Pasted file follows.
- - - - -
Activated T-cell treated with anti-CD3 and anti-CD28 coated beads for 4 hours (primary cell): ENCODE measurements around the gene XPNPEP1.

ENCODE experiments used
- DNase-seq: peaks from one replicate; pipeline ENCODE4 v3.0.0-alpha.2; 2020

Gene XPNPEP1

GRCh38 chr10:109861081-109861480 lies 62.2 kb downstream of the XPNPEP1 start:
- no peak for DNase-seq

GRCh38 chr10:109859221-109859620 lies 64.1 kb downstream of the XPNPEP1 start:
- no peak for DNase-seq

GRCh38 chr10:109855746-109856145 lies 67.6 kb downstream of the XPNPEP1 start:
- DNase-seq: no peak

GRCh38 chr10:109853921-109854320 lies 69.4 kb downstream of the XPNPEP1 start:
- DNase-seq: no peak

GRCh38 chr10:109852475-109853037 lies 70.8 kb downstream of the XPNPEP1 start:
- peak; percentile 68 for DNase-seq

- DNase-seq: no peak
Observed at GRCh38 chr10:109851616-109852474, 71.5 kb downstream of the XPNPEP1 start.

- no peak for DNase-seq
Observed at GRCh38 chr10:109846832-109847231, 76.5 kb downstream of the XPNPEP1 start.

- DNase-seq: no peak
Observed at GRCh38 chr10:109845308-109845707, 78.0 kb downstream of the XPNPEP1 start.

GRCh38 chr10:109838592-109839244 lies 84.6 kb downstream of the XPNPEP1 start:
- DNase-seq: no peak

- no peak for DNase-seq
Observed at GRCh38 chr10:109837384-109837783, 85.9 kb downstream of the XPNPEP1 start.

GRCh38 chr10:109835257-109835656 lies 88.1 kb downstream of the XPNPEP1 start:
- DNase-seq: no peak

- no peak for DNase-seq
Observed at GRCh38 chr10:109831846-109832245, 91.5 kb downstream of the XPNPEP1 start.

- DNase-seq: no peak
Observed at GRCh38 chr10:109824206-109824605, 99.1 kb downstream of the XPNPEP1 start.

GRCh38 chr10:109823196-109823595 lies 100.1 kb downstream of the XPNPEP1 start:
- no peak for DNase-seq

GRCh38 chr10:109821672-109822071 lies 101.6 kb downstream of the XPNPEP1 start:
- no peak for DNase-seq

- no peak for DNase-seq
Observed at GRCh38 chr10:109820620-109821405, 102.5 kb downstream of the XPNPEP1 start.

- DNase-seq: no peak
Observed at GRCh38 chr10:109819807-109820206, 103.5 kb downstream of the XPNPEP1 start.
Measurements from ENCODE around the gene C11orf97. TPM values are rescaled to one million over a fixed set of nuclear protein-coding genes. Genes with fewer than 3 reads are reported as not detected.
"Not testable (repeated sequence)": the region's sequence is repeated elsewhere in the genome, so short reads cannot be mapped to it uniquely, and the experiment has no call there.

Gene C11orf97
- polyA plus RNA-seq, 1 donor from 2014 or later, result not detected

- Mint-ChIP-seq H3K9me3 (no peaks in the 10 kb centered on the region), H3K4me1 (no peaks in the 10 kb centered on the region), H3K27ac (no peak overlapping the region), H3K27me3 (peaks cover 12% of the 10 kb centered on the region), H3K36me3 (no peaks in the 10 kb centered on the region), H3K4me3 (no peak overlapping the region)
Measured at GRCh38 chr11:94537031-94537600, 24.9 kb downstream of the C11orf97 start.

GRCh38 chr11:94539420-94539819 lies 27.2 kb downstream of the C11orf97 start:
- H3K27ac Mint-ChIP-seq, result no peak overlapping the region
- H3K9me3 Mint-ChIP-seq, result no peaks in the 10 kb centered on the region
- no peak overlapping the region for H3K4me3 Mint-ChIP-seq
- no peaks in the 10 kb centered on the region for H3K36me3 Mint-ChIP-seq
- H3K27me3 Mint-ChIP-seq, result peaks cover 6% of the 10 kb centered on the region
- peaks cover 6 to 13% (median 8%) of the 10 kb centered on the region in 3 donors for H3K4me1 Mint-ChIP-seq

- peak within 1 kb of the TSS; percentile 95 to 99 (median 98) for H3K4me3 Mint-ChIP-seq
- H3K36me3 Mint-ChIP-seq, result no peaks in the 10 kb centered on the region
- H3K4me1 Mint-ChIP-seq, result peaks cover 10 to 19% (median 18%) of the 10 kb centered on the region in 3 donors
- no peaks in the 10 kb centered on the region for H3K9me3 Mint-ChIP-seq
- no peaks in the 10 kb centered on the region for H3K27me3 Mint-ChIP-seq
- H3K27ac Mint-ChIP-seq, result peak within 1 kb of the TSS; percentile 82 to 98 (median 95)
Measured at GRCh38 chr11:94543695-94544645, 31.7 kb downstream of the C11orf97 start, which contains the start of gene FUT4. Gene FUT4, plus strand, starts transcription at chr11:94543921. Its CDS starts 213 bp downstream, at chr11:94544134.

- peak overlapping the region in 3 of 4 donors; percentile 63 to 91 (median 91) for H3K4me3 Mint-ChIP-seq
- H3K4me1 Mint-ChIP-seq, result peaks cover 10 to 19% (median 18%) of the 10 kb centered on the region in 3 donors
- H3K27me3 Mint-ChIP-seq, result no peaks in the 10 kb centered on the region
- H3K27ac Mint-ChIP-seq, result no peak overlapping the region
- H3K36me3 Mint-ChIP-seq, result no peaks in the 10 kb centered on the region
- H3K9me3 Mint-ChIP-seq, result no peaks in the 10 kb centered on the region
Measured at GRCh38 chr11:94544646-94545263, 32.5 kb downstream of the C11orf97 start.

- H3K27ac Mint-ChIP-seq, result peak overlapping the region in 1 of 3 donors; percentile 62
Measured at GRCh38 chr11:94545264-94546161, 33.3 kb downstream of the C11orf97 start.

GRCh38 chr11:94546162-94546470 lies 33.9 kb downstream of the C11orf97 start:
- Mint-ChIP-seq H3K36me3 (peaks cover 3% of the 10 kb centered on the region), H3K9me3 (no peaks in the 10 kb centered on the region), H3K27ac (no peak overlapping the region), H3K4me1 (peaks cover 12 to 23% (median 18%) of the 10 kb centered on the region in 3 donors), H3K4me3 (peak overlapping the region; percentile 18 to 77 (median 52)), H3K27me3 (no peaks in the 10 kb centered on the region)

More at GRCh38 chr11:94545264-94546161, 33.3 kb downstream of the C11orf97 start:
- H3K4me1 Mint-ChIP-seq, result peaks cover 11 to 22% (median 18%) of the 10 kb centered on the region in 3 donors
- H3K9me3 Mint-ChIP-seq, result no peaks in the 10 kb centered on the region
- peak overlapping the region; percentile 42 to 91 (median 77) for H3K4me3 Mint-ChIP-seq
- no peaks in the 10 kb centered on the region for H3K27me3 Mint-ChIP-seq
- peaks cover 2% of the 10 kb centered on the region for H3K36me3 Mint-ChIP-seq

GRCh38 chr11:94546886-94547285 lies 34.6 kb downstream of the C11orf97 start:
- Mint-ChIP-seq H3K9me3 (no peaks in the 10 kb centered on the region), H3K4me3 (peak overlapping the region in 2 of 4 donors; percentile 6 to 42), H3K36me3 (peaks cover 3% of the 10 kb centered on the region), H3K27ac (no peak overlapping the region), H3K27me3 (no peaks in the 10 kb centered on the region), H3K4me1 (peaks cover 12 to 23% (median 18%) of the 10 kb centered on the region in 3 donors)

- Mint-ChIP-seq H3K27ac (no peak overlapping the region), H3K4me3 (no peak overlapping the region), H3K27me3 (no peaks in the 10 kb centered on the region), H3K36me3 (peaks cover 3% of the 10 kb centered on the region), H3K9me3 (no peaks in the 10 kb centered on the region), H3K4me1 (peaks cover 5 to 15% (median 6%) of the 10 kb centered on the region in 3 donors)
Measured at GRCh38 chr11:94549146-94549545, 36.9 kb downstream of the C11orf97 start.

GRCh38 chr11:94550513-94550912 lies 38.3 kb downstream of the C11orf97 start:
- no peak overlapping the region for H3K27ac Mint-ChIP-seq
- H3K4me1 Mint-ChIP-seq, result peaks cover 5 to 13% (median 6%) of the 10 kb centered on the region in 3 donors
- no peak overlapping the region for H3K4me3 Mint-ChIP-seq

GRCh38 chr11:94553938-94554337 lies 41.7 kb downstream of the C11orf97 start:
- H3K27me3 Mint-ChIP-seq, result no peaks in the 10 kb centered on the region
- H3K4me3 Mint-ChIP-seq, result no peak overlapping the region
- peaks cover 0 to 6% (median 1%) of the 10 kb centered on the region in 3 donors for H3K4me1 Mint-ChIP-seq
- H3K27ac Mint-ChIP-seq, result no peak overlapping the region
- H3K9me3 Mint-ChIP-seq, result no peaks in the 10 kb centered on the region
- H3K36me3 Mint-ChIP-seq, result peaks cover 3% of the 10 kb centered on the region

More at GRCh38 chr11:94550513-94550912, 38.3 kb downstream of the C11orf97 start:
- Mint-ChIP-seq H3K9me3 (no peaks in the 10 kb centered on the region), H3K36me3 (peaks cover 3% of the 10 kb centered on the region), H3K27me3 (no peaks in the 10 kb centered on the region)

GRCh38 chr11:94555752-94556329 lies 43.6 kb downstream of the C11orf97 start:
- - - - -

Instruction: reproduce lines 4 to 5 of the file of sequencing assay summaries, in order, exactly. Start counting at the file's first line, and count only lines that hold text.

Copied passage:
Gene XPNPEP1

GRCh38 chr10:109861081-109861480 lies 62.2 kb downstream of the XPNPEP1 start: